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the animals wandered north from the city headed for marin county. now, then, who says chivalry is dead? ray 12-year-old boy got the ultimate souvenir at fenway park last night, a foul ball, but he gave it away to the little girl behind him, didn't even hesitate. and look at her smile. the two didn't know each other. the boy said he just wanted to make someone happy. still ahead, no room for error-- the pilot taking sports and the laws of physics on a wild ride.
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>> >> axelrod: this weekend, a 180,000 seat stadium built for car racing is hosting another sport. this time the thrills are not on the track but over it. vanita nair shows us the daring world of high-speed air racing. >> number 10 chambliss, you're cleared into the track. smoke on. >> reporter: 54-year-old kirby chamblis is a former airline pilot who now makes his living cheating death. >> when i'm making that corner and pulling 10 gs it's like a house sit on your chest. >> reporter: chambliss is one of the world's fastest pilots. today he's one of two americans, compete along with 10 international flyers. like a slalom skier, the fliers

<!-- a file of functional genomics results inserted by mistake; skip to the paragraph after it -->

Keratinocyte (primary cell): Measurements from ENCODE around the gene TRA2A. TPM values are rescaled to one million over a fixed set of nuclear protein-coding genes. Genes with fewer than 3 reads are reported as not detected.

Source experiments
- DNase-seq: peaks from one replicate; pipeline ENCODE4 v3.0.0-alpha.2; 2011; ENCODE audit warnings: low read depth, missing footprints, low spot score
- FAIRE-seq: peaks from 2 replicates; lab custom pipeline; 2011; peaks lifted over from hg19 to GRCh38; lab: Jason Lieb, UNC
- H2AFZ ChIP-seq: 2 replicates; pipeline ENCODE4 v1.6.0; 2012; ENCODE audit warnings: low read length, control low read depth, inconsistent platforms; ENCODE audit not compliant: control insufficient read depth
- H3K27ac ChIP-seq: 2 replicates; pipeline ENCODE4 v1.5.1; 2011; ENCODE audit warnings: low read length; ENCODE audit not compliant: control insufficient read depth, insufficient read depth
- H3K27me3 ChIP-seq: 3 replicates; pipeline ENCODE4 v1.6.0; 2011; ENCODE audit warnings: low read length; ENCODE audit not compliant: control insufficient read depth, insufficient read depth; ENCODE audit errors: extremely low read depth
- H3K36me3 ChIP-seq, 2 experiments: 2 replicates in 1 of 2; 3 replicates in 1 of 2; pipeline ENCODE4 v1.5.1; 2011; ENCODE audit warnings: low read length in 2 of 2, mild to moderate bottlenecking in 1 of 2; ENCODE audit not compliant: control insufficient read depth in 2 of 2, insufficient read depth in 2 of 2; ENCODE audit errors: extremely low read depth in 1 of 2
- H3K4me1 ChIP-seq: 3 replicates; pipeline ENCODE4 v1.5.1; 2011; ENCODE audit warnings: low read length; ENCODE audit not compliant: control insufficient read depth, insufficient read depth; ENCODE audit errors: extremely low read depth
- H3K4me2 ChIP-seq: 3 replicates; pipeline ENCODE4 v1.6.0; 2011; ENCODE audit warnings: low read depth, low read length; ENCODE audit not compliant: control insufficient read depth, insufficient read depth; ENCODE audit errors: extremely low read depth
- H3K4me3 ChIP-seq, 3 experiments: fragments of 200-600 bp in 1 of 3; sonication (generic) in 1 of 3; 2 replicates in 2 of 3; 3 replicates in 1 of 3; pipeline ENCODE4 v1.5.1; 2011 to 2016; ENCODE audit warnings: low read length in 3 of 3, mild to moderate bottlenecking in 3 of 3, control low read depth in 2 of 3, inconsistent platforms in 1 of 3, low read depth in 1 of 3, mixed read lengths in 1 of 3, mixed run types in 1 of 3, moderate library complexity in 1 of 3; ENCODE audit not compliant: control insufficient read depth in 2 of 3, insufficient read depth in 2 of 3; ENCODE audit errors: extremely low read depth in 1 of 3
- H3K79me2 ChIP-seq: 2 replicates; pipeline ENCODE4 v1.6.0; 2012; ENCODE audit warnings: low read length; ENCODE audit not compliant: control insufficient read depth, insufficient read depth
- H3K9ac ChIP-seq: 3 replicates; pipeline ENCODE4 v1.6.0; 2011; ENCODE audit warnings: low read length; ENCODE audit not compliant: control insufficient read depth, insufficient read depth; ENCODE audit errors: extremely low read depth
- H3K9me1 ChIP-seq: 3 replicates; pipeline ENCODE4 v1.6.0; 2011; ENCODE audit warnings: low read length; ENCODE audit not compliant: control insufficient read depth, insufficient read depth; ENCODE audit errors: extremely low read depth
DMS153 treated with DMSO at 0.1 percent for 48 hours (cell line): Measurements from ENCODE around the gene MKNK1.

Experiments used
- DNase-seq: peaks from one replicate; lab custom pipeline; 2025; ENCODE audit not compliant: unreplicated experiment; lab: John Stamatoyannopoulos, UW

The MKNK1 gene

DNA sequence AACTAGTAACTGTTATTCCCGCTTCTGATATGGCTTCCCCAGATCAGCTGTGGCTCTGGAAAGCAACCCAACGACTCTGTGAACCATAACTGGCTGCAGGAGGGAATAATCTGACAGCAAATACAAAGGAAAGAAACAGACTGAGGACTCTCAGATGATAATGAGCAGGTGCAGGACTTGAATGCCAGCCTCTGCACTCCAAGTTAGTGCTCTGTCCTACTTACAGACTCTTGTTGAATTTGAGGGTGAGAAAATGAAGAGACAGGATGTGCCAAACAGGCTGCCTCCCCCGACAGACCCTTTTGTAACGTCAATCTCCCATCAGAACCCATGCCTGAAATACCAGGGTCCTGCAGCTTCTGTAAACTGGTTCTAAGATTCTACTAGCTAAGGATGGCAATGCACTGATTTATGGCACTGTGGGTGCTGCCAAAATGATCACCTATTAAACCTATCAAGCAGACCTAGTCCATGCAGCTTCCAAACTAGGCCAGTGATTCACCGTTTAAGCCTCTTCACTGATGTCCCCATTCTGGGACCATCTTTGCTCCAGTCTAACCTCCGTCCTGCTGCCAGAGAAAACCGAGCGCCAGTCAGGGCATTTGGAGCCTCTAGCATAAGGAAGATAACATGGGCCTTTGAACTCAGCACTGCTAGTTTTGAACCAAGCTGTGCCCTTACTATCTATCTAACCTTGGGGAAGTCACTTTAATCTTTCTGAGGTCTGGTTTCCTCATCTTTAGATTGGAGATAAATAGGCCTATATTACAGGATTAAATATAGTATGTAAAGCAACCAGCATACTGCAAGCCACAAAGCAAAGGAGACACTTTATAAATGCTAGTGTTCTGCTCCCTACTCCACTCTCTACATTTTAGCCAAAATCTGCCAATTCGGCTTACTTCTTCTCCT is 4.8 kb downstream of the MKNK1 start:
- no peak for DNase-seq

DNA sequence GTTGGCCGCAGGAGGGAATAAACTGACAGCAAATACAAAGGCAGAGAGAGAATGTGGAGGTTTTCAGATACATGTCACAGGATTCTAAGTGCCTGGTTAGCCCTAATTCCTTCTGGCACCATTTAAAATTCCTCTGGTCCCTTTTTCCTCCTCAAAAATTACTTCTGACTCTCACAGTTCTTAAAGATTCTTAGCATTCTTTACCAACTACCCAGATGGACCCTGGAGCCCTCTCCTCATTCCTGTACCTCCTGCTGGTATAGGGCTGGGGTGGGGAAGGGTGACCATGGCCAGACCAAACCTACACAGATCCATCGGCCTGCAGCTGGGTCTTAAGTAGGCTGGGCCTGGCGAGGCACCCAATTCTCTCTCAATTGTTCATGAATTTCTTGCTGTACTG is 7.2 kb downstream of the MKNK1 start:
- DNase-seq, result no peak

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at the red bull air rice world championship must navigate through a challenging course of pylons at up to 230 miles per hour. for the first time, they will compete inside a crowded texas motor speedway instead of over water or empty terrain. >> to draw, you know, the differences between, say, you know, racing an automobile and race an airplane, well, one, one big difference is if the engine quits, you can't pull off the side of the road. you're actually looking down on us as we're racing through the track. and to see the speeds and how hard and how fast these airplanes will turn a corner will just blow you away. >> reporter: chambliss has scars to prove how dangerous the sport can be. >> in china, during an exhibition, i hit the water at 180 miles per hour, cartwheeled several tiles, and i got this nice little souvenir across my head where i ate the panel. >> reporter: chambliss is not